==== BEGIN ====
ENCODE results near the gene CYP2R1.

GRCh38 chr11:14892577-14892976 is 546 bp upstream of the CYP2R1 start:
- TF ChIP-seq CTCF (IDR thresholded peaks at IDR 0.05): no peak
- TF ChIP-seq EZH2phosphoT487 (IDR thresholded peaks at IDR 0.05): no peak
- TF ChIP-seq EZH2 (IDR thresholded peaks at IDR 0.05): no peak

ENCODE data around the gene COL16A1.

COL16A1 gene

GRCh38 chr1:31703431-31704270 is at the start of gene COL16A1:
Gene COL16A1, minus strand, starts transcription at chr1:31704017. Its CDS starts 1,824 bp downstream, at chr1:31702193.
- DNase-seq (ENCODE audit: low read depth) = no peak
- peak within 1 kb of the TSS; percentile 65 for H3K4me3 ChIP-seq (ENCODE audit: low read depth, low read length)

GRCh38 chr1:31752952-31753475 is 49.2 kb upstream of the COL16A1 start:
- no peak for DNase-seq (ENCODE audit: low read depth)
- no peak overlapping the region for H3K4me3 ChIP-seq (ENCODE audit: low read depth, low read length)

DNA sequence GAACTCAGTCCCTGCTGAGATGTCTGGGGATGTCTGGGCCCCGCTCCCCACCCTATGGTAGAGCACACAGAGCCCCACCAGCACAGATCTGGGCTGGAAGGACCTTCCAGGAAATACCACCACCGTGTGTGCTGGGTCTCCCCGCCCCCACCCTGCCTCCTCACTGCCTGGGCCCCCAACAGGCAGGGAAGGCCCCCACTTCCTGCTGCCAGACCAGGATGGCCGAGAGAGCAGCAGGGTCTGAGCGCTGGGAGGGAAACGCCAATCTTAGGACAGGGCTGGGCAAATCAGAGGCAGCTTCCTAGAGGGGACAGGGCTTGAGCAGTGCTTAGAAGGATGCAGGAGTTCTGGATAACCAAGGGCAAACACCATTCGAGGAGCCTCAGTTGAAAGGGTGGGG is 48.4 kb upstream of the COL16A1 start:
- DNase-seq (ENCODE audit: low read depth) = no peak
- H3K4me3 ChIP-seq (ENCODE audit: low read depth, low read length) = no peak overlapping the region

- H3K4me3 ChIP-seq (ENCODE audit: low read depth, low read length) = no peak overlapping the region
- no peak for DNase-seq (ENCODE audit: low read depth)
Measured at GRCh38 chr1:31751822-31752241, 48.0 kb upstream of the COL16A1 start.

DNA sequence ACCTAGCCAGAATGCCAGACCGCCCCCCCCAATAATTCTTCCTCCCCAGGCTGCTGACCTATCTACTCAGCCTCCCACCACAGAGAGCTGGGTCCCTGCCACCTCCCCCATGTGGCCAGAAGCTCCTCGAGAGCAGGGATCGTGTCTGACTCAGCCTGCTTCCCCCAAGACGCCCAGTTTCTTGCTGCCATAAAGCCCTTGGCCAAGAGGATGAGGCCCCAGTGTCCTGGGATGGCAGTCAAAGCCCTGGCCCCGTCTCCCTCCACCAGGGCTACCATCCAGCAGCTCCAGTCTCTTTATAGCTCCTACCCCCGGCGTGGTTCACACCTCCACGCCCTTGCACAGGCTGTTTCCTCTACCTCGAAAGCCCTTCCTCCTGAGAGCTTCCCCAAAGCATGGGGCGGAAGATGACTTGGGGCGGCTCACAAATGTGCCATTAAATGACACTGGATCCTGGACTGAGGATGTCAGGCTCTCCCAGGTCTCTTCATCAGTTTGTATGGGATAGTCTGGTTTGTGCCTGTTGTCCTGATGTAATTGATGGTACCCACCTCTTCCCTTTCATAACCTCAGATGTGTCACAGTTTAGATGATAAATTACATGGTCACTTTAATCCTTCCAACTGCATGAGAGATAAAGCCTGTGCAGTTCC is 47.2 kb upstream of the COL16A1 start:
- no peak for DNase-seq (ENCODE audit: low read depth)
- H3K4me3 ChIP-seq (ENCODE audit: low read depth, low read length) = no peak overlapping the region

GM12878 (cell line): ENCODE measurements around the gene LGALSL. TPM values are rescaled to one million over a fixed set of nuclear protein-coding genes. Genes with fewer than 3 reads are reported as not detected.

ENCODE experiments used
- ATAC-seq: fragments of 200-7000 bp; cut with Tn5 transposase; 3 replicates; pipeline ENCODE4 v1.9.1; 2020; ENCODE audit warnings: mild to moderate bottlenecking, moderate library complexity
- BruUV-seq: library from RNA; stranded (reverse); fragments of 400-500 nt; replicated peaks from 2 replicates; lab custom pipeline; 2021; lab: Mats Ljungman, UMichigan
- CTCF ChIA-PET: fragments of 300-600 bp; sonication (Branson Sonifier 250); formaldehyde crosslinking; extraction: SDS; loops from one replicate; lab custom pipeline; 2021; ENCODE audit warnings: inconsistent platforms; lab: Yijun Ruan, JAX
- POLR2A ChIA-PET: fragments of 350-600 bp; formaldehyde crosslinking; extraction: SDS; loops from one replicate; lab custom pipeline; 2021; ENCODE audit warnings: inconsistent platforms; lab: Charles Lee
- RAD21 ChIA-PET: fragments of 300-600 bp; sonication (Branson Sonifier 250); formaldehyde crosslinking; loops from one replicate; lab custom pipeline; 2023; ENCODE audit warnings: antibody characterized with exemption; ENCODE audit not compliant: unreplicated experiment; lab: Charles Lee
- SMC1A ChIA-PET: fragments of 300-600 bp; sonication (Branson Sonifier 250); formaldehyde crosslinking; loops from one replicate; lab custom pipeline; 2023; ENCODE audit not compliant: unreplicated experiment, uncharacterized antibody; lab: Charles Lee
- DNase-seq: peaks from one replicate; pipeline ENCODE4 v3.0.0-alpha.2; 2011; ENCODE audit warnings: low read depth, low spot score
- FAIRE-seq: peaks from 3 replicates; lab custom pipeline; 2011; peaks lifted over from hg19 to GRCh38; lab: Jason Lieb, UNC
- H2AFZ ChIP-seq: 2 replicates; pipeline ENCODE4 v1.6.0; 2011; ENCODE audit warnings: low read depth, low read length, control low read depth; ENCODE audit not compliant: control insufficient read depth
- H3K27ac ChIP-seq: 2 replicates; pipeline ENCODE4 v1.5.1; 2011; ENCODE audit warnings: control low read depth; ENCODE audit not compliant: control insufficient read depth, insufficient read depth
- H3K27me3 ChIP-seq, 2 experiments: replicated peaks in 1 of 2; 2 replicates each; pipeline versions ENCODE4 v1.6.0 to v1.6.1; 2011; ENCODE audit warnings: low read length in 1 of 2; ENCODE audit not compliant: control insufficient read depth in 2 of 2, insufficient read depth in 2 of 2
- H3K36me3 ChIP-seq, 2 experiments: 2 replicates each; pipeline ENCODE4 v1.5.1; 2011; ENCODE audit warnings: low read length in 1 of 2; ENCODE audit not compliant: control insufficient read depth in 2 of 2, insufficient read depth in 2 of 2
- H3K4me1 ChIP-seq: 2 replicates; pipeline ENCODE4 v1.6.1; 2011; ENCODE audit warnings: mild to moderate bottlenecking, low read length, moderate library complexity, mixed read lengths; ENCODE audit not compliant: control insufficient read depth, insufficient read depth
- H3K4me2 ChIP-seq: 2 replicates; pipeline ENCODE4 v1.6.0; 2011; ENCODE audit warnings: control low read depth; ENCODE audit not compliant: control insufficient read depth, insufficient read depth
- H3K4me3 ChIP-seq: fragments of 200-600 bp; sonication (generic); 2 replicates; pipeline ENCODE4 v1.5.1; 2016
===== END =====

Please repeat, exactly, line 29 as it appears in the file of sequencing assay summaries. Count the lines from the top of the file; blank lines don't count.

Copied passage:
- POLR2A ChIA-PET: fragments of 350-600 bp; formaldehyde crosslinking; extraction: SDS; loops from one replicate; lab custom pipeline; 2021; ENCODE audit warnings: inconsistent platforms; lab: Charles Lee